Bulgaria: Reading Between The Lines Of The Banking System Assessment

Last Updated: 28 September 2016
Article by Richard Clegg and Katerina Kraeva

The Bulgarian National Bank (BNB) released the results of the banking system overview, which was initiated earlier this year. Pursuant to the report of the national regulator on the outcome of the asset quality review (AQR) and the stress tests, that was announced recently (Report), the domestic banking sector successfully passed this, first-of-its-kind, system–wide assessment. The tests in Bulgaria were extended throughout all 22 locally licensed banks, with the exception of the 6 branches of foreign banks operating in the country. As a result, the domestic exercise had a broader scope than its Eurozone counterpart, which only covered the banking institutions of systematic importance.


The local process combined an AQR, on the basis of ECB's methodology, followed by stress tests of the evaluated market players. The interpretation of the AQR results are that there are indications of a well-capitalized banking system and that the capital ratio is substantially above the regulatory minimum1. The same applies to the individual institutions with the exception of 2 banks with domestic shareholding which are close to the red zone. The results of the subsequent stress tests were further assessed as reconfirming the strong capital position of the sector and its resilience to shocks. Following the stress tests some banks shall be required to maintain the existing capital reserves, while others shall aim to restore this coverage and build capital, taking into account the adjustments of the assets triggered by the AQR.


The AQR revealed that corrections to the bank assets will be required mainly due to reclassification into NPLs of performing exposures at the total value of approx. EUR 1.8 billion. Therefore, the affected banks will be required to set aside additional capital provisions. This could unlock the market for transactions with bad loans as the affected institutions will try to clean-up certain parts of their balance sheets. Acceleration might be expected specifically for the corporate NPLs. They represent the bigger proportion of the reclassified debts and reflect the hold-and-wait strategy of some of the local banks, which were reluctant to recognize bad corporate loans and respectively to dispose of them.


The Report announced that supervisory measures over the banks were imposed following the overview and they do not reveal any specific negative consequences. With regard to the AQR's results, the measures vary from recommendations on enhancing certain policies and operational rules to requirements for taking particular actions to decrease NPLs exposure. The required corrections to the assets need to be reflected in the banks' financial statements as of 31 December 2016. The banks will have to cope with the lighter measures, in terms of procedural improvement, by the end of the year, while for the reduction of the NPLs they have a window until 30 June 2017. Those that are expected to divest assets, including First Investment Bank and Investbank, will be subject to increased supervision, meaning additional on-site inspections and reporting. The institutions that appeared vulnerable following the stress tests might, at a later stage, be subject to limitations on dividend distributions or requirements for additional capital buffers. If these appear insufficient, the implementation of additional restrictions might be requested by the end of 2017. The announced supervisory measures are subject to immediate execution and cannot be appealed. Taking into account the grace periods envisaged for getting in compliance with the prescriptions, the final effect over the individual players is still to be seen. This may further hasten the banking consolidation if the corrections prove to be challenging for being managed by own funds and combined with out–of the country drivers such as the economic adjustment programme for Greece, may increase the M&A activity in the sector.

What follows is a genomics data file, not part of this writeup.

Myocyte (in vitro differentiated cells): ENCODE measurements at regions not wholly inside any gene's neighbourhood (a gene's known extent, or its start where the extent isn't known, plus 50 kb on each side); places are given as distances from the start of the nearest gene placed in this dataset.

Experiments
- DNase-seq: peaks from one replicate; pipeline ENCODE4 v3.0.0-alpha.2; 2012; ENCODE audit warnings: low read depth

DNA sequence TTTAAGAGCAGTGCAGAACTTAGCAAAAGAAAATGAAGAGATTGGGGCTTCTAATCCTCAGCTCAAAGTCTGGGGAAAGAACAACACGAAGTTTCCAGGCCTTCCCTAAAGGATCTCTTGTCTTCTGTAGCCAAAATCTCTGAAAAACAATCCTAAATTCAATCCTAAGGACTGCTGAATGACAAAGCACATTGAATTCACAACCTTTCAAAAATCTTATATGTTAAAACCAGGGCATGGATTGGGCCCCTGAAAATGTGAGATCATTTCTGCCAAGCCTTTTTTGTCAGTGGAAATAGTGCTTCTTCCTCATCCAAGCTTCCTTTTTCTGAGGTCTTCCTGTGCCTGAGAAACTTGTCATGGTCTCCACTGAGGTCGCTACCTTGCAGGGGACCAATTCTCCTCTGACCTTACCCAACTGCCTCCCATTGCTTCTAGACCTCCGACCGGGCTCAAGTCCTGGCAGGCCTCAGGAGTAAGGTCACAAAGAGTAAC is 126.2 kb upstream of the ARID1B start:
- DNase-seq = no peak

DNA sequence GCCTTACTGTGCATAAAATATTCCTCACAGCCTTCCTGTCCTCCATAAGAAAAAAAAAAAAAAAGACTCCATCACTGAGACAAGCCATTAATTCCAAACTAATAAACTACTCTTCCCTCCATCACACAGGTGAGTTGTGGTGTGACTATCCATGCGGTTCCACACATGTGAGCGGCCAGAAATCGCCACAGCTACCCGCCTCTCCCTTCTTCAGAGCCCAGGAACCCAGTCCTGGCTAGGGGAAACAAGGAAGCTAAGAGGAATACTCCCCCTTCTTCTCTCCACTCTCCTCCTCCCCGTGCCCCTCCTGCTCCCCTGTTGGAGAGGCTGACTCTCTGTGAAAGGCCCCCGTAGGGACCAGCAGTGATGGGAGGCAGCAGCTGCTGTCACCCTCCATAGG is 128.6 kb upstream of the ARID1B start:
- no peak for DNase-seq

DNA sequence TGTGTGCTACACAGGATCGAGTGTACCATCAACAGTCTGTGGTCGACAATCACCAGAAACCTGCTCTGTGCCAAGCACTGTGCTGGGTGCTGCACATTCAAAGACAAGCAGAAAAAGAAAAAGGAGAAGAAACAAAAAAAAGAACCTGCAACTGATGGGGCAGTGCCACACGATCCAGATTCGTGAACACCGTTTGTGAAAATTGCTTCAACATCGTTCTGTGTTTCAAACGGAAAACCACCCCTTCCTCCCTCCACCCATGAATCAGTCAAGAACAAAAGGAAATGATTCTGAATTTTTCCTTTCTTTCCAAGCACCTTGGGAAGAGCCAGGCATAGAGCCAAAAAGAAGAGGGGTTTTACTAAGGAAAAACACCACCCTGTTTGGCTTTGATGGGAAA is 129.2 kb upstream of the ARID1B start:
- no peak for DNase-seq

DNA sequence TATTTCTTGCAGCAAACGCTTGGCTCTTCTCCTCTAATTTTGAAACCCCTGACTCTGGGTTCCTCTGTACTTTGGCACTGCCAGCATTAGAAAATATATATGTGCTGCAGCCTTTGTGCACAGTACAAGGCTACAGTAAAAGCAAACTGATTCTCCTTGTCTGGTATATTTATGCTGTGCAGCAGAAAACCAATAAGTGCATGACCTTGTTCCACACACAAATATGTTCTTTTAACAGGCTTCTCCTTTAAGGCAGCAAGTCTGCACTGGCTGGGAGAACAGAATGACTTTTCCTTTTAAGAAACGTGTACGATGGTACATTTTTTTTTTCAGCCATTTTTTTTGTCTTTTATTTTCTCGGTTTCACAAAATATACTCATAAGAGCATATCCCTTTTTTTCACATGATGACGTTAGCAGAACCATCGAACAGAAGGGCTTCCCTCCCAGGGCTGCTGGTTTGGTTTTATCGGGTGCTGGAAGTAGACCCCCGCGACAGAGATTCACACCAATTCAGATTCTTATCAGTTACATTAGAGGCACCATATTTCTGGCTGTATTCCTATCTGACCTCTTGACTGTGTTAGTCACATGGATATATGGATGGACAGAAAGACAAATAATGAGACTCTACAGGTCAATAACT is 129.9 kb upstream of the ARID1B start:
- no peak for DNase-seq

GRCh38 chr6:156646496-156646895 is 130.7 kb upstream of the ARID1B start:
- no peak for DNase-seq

The overview was initiated following the implementation of the European regime dealing with preventions of the banking crises and limiting rescues of failing institutions by public funds. Along with the goals for EU harmonization, it aimed to clear up some domestic legacy issues around questionable transparency in the finance sector. On the contrary to what was expected, the Report does not disclose sanctions under the new recovery and resolution framework. By virtue of law such intervention can be imposed separately and independently to the announced supervisory consequences. The discretion for applying the new regime is again with BNB, this time acting in its capacity of the local restructuring authority. Unlike the supervisory requirements announced in the Report, the potential restrictions under the special regulation are subject to appeal by all persons with legal interest. Yet, as the practice of the Supreme Court demonstrated in the case of Corporate Commercial Bank, the right of appeal can be severely restricted, effectively barring creditors and shareholders from challenging unfavorable decisions. The refraining from specific intervention steps reassures the opinion of BNB on the overall stability of the banking sector.

The full text of the report of the Bulgarian National Bank is accessible here:


Sources used: BNB

1. The Report indicates that the CET1 capital ratio of the Bulgarian banks is 18.9%, which is well above the 4.5% minimum required pursuant to the European Capital Requirements Regulation.

The content of this article is intended to provide a general guide to the subject matter. Specialist advice should be sought about your specific circumstances.

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